Previously, Kato et al. showed that the PDPN-CLEC-2 interaction was essential for PDPN-induced platelet aggregation and that CHO/hPDPN cells but not CHO cells were able to induce platelet aggregation . Therefore, we examined the ability of SZ163 and SZ168 to inhibit the platelet aggregation induced by C8161 or CNE-2 cells. Similarly, SZ168 significantly inhibited C8161- or CNE-2-induced platelet aggregation in a dose-dependent manner at 15, 20, and 25 μg/mL, whereas SZ163 did not (Fig. 2a, b). The maximal inhibition ratio of SZ168 was 73.9 ± 3.0% in C8161 cells at 20 μg/mL and 77.1 ± 2.7% in CNE-2 at 25 μg/mL of SZ168. Furthermore, SZ168 (15 μg/mL) also inhibited platelet aggregation induced by CHO/hPDPN and NCI-H226 cells with maximal inhibition ratios of 72.6 ± 3.4% and 74.2 ± 3.1%, respectively (Fig. 2c, d). Therefore, SZ168 is an anti-hPDPN mAb that inhibits platelet aggregation induced by tumor cells that express PDPN.
SZ168 suppresses pulmonary metastasis in vivo
We next evaluated the effect of SZ168 on tumor growth and metastasis in vivo. Firstly, we examined whether SZ168 suppressed the pulmonary metastasis of intravenously-injected CHO/hPDPN cells. Although CHO cells have some metastatic potential, these cells become more metastatic following ectopic expression of PDPN . The CHO/hPDPN cell-induced lung metastasis was nearly inhibited by administration of SZ168, and the number of metastatic foci (32.50 ± 5.70) was significantly lower than that of the control mouse IgG group (231.10 ± 27.25; P < 0.001) (Fig. 3b, e). Moreover, the number of tumor events in the mouse IgG-treated group (6.17 ± 0.95) was higher than that of the SZ168-treated group (1.44 ± 0.38; P < 0.001) (Fig. 3a, c, f). In addition, the weight of lungs was reduced in SZ168-treated mice (0.33 ± 0.05 g), compared to those in the control group (0.52 ± 0.07 g; P < 0.05) (Fig. 3d). Subcutaneous tumor formation was confirmed by H&E staining (Fig. 4a), and lung micro-metastasis foci and subcutaneous tumors were confirmed by immunostaining of PDPN using SZ168 (Fig. 4b, e, h) and 18H5 (Fig. 4c, f, i) antibodies. H&E staining revealed more metastatic foci in the lungs of the mouse IgG group than in those of the SZ168-treated group (Fig. 4d, h). These results indicated that SZ168 suppresses metastasis of CHO/hPDPN cells in both lung and subcutaneous tumors.
SZ168 shows anti-tumor effect in CHO/hPDPN xenografts
A CHO/hPDPN xenograft model was used to further investigate the anti-tumor activity of SZ168 on primary tumor growth in vivo. The tumor formation was dramatically reduced in SZ168-treated group compared with that of control mouse IgG group (tumor incidence: 27.8% [5/18] vs. 61.1% [11/18]) (Fig. 5a). Meanwhile, tumor weight was significantly lower in the SZ168-treated group (0.09 ± 0.04 g) than in the control mouse IgG-treated group (0.63 ± 0.16 g; P < 0.01) (Fig. 5a). Tumor volumes were also significantly reduced by SZ168 treatment compared to IgG control treatment (Fig. 5b).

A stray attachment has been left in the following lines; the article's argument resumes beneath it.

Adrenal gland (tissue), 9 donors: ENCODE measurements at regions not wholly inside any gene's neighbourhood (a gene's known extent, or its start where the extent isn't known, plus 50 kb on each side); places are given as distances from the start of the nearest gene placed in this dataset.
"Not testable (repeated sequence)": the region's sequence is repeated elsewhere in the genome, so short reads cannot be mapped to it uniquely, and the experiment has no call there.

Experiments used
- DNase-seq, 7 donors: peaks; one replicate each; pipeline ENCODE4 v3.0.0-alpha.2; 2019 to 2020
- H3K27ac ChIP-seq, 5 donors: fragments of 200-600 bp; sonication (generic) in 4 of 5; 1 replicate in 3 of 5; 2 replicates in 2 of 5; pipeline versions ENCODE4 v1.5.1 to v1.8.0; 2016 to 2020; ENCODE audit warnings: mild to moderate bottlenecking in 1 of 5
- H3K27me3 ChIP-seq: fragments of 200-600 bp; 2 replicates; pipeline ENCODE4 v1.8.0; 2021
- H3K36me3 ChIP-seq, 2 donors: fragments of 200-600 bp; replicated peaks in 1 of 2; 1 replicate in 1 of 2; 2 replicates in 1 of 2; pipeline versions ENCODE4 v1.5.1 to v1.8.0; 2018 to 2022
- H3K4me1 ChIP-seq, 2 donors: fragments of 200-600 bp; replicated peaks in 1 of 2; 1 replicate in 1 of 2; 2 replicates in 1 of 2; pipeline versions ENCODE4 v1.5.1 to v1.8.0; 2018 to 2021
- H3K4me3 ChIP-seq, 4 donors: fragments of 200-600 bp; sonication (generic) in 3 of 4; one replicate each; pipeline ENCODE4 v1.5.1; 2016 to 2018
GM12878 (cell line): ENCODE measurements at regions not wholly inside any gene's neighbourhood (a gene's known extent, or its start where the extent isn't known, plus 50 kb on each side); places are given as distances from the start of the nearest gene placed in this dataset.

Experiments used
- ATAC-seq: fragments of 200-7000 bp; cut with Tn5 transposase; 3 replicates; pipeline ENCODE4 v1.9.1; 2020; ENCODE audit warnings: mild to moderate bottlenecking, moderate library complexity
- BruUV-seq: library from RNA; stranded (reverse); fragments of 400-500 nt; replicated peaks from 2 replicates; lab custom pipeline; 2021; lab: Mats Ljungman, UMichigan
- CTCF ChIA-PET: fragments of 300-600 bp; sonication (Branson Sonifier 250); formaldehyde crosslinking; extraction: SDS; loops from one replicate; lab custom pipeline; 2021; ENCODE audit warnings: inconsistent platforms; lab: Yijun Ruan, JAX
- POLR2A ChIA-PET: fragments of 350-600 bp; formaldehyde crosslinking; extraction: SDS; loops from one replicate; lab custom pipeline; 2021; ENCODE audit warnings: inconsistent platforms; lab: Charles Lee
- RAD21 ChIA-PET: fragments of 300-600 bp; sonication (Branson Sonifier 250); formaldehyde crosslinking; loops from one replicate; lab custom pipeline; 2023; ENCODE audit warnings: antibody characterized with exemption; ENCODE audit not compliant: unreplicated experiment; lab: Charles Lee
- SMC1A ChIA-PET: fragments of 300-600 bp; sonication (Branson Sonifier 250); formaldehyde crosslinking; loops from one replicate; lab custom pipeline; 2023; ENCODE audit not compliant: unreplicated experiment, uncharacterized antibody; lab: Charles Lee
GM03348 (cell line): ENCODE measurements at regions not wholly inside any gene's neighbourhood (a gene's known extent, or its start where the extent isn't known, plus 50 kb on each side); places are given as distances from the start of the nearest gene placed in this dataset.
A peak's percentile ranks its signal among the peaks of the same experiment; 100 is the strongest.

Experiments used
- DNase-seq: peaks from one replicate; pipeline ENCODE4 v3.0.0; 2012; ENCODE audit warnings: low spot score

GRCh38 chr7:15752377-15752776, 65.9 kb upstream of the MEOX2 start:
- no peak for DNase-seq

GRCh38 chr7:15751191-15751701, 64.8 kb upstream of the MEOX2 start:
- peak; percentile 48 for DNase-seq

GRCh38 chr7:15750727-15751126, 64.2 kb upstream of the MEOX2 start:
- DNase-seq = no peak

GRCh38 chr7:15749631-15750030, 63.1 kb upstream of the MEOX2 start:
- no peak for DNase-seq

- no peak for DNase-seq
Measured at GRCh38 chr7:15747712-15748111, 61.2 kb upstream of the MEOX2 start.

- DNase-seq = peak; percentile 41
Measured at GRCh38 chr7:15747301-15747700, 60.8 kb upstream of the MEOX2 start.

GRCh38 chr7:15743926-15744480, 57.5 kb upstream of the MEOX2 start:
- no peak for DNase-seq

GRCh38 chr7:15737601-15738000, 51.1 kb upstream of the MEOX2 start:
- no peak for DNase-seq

SZ168 inhibits primary tumor growth and spontaneous pulmonary metastasis of C8161
To investigate the anti-tumor effect of SZ168 on endogenous hPDPN-expressing cancer cells in vivo, C8161 cells were used in the established tumor model, as described above. Similarly, SZ168 dramatically reduced tumor development in these mice (Fig. 6a). In addition, tumor volumes and tumor weights were significantly reduced by SZ168 treatment compared to control IgG treatment (P < 0.05) (Fig. 6b, c). The number of metastatic foci in the SZ168-treated mice (1.61 ± 0.44) was significantly decreased compared to that in the control mouse IgG-treated mice (3.83 ± 0.60; P < 0.01) (Fig. 6d). Furthermore, H&E staining revealed that more metastatic foci were present in the lungs of the mice treated with mouse IgG than in those treated with SZ168 (Fig. 7a, d). Immunostaining with SZ168 (Fig. 7b, e) and 18H5 (Fig. 7c, f) detected PDPN and confirmed the presence of lung metastasis. Taken together, these results highlight the anti-tumor and anti-metastasis effects of SZ168.
C8161 cells co-cultured with platelets induced the release of PDGF and TGFβ-1 from platelets
To reveal the contribution of the tumor-platelet interaction to the proliferation, transmigration, and invasion of C8161 cells, we measured the levels of platelet-derived growth factor PDGF-BB and transforming growth factor TGFβ-1 in the supernatants of C8161 cells co-cultured with platelets. As shown in Table 1, the concentrations of PDGF-BB and TGFβ-1 were notably higher in the group containing platelets (5 × 105 platelets/mL) co-cultured with C8161 cells (2.5 × 105 cells/mL) than in the negative control group (platelets alone) (*P < 0.05). Furthermore, after the C8161 group were pretreated with SZ-168, the concentrations of PDGF-BB and TGFβ-1 decreased compared to the negative control group (Mouse IgG) (**P < 0.05). These results suggest that the tumor-platelet interaction promotes the proliferation, migration, and invasion of C8161 cells, partly due to the interaction-induced release of PDGF-BB and TGFβ-1 by the platelets.
Platelets have been reported to be involved in tumor cell-growth, metastasis, and invasiveness [26,27,28]. The following possible mechanisms have been proposed: (i) tumor cells are coated by platelets in the microvasculature and form large tumor cell-platelet aggregates, (ii) tumor cell-platelet aggregates protect tumor cells by forming a physical shield to protect tumor cells, and (iii) activated platelets release soluble factors that enhance tumor motility . In addition, the administration of subcutaneous low molecular weight heparin has been found to prolong the survival of patients with advanced cancer ; however, administration of antiplatelet or anticoagulant drugs to patients receiving cancer therapy is risky due to bleeding concerns, particularly in patients’ chemotherapy-induced thrombocytopenia. Thus, it is desirable to have a novel targeted therapy to block platelet-cancer cell interactions.